St. Cloud city leaders address residents’ dirty water worries

One resident had black water coming from faucet, city investigates

ST. CLOUD, Fla. – St. Cloud City officials are investigating if one resident’s black water problem is linked to a separate water woe plaguing the city for more than two years now.

On Tuesday, St. Cloud city officials held a meeting to discuss water worries among residents who say that over the last 2 1/2 years they’ve experienced orange-brownish murky water coming out of their faucets.

However, one resident, Renee Bronson, came to the meeting with a video that shows black water coming out of her faucet last Thursday morning, city officials say they had never seen before.

"I was washing my face and brushing my teeth and the black water began," Bronson said. "I just froze, I just stood there for a minute and I thought 'Is this is really happening? I better record it because nobody is going to believe it.'"

Bronson said the muddy water, forced her to repair her washing machine, refrigerator and alkaline water machine. She is a cancer survivor who still has immune deficiencies.

"I'm very concerned, not just for myself for the whole community and that's why I decided to speak up," she said.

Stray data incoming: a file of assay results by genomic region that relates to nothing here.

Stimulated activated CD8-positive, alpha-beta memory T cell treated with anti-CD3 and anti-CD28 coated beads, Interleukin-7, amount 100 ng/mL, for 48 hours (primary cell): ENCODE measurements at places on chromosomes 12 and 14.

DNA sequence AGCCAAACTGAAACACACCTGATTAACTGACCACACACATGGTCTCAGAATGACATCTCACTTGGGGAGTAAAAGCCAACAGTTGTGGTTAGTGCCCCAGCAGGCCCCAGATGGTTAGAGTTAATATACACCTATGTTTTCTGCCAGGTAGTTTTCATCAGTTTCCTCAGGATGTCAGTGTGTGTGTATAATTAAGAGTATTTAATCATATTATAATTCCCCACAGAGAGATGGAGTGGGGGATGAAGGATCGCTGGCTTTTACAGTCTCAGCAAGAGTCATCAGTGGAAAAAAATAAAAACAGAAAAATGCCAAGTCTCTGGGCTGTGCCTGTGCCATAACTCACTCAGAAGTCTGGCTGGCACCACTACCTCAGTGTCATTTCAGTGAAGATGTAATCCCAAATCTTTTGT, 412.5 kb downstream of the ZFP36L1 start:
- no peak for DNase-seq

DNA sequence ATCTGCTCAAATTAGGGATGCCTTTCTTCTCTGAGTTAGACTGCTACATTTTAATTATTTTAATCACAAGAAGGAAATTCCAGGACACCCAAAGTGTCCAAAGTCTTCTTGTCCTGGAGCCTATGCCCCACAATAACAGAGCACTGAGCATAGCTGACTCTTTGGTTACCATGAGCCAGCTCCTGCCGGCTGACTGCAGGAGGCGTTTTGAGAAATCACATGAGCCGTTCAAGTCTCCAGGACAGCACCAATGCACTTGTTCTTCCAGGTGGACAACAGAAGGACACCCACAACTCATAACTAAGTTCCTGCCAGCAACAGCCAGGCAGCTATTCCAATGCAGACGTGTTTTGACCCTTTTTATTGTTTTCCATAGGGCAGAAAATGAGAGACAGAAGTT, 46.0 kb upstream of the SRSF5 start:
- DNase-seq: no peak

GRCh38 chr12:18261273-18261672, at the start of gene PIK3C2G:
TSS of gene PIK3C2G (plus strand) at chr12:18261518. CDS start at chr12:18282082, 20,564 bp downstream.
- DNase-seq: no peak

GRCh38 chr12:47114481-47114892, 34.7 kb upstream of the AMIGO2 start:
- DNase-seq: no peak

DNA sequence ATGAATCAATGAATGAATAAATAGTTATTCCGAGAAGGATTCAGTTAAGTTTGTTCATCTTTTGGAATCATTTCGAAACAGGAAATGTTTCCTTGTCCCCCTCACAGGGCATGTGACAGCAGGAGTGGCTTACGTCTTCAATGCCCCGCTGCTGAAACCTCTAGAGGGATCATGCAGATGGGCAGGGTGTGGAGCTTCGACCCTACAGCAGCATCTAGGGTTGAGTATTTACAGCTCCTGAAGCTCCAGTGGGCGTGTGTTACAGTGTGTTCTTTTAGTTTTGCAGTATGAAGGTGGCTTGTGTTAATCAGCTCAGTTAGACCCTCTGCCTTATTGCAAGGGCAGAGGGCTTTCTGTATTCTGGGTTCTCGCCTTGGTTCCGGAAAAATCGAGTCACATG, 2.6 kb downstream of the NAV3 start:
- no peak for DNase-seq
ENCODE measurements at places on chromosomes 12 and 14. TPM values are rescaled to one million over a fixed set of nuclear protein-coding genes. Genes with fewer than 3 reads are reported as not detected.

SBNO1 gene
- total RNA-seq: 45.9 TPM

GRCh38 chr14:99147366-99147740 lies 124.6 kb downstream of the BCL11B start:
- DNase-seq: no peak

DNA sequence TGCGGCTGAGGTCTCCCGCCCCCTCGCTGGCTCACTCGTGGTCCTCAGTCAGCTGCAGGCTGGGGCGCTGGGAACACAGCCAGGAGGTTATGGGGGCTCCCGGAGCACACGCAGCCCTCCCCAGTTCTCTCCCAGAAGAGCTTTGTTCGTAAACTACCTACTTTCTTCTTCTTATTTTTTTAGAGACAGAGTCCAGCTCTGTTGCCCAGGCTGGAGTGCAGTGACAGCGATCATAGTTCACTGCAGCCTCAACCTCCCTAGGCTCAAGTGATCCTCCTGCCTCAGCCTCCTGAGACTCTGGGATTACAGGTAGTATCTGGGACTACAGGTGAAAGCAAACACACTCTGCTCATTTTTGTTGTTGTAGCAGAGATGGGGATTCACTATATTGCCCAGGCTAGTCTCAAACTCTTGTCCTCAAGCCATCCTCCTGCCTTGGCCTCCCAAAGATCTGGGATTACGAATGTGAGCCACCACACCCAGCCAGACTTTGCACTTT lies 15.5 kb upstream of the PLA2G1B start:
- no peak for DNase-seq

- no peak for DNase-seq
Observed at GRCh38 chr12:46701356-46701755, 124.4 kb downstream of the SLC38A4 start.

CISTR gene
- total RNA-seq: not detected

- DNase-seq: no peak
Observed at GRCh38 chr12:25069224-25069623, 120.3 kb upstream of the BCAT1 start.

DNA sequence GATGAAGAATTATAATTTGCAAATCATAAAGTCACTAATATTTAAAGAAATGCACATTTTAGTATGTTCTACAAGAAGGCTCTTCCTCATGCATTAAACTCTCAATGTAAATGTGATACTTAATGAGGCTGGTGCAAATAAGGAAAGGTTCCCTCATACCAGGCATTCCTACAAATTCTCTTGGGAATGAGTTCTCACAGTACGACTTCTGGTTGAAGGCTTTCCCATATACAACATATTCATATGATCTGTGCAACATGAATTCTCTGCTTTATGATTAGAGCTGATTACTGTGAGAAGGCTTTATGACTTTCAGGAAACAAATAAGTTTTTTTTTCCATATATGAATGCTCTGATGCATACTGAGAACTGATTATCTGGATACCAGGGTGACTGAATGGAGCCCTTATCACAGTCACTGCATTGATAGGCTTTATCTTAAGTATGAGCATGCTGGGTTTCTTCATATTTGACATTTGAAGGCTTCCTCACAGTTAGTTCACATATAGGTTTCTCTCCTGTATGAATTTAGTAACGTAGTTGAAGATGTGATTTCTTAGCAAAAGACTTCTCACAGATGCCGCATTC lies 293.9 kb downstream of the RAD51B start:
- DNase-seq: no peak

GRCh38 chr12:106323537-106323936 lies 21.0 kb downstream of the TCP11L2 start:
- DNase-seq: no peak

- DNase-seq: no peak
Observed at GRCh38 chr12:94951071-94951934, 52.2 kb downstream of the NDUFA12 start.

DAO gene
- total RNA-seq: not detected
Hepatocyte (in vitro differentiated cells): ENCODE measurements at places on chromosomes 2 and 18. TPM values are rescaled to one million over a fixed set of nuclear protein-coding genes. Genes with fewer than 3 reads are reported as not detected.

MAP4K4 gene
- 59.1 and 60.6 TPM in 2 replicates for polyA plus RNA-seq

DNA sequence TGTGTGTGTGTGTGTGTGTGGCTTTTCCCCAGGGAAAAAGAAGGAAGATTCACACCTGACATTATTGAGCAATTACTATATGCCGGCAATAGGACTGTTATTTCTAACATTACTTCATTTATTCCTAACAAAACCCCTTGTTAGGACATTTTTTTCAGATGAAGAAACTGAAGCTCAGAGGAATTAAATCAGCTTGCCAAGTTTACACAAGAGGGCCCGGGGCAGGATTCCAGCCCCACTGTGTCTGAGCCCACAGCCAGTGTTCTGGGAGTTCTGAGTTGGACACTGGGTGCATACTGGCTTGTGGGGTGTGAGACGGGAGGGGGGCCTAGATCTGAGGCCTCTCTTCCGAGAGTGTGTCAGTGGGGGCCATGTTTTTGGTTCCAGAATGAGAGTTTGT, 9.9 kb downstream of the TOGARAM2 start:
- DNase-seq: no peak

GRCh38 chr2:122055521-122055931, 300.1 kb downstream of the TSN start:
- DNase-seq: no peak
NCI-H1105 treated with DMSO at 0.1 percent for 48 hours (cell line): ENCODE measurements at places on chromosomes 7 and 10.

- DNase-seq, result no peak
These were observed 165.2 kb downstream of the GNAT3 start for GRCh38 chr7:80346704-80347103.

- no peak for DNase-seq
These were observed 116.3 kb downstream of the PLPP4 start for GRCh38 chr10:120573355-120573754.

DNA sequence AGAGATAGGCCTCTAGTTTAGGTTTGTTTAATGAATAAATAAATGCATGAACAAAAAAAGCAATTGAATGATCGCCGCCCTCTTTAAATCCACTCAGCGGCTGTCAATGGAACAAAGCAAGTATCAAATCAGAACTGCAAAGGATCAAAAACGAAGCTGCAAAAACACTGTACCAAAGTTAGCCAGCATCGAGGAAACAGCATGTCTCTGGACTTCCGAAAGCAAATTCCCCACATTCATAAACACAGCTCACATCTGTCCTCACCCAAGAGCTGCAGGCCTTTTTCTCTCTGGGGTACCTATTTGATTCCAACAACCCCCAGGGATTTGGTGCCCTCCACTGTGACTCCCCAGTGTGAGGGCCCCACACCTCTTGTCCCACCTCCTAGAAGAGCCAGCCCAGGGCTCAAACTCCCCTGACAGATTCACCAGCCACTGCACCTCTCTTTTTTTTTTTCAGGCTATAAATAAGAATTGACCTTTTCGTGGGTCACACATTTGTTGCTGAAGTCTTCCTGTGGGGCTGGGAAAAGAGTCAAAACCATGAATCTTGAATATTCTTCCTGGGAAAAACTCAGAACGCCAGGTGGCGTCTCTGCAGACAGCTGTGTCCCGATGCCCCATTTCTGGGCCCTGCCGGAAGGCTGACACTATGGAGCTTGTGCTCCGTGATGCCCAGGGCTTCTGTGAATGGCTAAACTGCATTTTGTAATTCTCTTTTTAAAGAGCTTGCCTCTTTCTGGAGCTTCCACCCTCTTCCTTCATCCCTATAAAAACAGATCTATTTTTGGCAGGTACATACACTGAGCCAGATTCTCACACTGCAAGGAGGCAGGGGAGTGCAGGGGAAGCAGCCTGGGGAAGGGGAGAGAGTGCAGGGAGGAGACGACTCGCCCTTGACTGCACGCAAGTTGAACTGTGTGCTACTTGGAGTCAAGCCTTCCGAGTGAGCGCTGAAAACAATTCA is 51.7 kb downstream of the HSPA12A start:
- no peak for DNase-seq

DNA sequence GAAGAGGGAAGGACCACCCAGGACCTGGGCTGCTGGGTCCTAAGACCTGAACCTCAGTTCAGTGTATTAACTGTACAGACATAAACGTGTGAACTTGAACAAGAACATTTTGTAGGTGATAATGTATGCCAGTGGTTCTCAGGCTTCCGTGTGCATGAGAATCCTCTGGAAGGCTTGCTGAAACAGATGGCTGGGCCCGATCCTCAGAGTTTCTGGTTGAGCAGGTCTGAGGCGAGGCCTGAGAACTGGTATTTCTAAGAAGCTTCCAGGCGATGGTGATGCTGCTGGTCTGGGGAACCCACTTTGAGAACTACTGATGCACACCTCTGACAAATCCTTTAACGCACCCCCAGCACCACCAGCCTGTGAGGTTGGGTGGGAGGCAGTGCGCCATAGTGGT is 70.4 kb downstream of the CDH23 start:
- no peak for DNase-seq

St. Cloud’s interim Public Works Director Brian Wheeler said this is the first time they’ve seen black water like this reported.

“At this time we are investigating that. We don’t believe it is (connected) because that’s the first time we have seen that,” Wheeler said. “It’s not something the resident should have to deal with, it’s something we should correct, but we don’t thin it’s related to the orange water issue.”

The orange water issue is an entirely different issue, city officials say. It dates back to 2 1/2 years ago after the city’s water polishing system failed, flushing sediment and resin into the city’s pipes. After failed attempts to fix it, city officials have since replaced water polishers and consistently flushed out the system. However, Wheeler says some residents still have orange, brownish murky water with resin.

“I’ve been here 7 months working on this. I’m a little frustrated after 7 months, so I can imagine the frustration the resident feels after 2 1/2 years,” Wheeler said. “From my standpoint, we are focused on the problem everyday. The things we have done over the last 4, 5, 6, 7 months are things that have brought positive results, unfortunately the residents haven’t seen the results yet.”

That’s why this week, city crews brought in new technology from Europe called “ice pigging.” Wheeler said it flushes ice into the pipes, which in turn will grab all the sediment and resin still inside.

“It’s our third day and the lines of our ice pigging are completely clean,” Wheeler said. “If this works and remains as we hoped, and we believe it will, then we will come back and expand ice pigging into different areas.”

Wheeler admitting that means some residents may still be dealing with murky water for the next few months, however, says according to the Safe Drinking Water Act, the water is safe to drink.